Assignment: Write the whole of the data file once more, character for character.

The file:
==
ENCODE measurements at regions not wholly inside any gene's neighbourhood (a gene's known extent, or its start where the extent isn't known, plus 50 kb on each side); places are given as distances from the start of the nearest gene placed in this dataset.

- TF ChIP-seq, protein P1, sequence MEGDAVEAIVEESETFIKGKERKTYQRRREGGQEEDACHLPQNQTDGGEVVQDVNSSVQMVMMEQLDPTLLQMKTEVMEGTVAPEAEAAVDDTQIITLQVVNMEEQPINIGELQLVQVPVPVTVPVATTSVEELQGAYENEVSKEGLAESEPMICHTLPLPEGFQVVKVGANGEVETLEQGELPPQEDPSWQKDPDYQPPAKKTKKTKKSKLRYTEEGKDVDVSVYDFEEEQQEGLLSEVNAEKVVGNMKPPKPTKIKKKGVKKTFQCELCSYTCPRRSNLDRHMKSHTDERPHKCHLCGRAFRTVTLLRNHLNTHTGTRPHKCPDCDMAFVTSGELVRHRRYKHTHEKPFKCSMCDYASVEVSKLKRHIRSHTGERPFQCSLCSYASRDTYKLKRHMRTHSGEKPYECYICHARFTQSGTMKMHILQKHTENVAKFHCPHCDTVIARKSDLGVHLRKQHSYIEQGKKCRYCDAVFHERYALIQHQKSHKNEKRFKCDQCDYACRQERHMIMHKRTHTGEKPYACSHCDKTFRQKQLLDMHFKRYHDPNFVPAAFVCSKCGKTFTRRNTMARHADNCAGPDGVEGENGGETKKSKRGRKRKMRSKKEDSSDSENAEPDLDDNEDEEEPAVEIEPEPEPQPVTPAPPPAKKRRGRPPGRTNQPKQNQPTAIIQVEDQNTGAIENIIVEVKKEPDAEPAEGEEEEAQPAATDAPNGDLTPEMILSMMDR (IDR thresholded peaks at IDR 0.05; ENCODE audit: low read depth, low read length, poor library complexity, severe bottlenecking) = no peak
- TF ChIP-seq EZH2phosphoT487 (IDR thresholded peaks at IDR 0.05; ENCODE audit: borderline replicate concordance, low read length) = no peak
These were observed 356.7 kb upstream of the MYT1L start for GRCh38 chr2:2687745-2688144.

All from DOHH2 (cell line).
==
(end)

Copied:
ENCODE measurements at regions not wholly inside any gene's neighbourhood (a gene's known extent, or its start where the extent isn't known, plus 50 kb on each side); places are given as distances from the start of the nearest gene placed in this dataset.

- TF ChIP-seq, protein P1, sequence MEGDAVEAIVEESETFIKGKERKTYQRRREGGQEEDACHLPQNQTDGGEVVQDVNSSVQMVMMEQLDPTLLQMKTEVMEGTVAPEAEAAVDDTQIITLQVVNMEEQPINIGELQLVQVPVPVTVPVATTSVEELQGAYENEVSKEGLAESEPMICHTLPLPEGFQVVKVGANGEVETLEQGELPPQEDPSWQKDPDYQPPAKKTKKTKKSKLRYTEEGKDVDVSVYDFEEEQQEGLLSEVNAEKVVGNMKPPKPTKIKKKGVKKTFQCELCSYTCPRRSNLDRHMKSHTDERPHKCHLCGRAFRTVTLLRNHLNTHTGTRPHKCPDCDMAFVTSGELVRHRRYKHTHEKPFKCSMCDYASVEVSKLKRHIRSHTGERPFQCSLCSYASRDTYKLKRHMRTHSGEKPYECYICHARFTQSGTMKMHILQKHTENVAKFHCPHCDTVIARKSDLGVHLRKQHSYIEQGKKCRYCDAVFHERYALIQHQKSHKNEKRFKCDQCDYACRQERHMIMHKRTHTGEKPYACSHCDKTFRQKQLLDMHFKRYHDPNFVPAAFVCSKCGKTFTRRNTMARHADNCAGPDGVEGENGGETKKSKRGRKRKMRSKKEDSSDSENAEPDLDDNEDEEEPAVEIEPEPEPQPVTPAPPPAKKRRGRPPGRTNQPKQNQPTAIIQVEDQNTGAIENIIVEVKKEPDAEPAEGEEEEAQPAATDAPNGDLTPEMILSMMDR (IDR thresholded peaks at IDR 0.05; ENCODE audit: low read depth, low read length, poor library complexity, severe bottlenecking) = no peak
- TF ChIP-seq EZH2phosphoT487 (IDR thresholded peaks at IDR 0.05; ENCODE audit: borderline replicate concordance, low read length) = no peak
These were observed 356.7 kb upstream of the MYT1L start for GRCh38 chr2:2687745-2688144.

All from DOHH2 (cell line).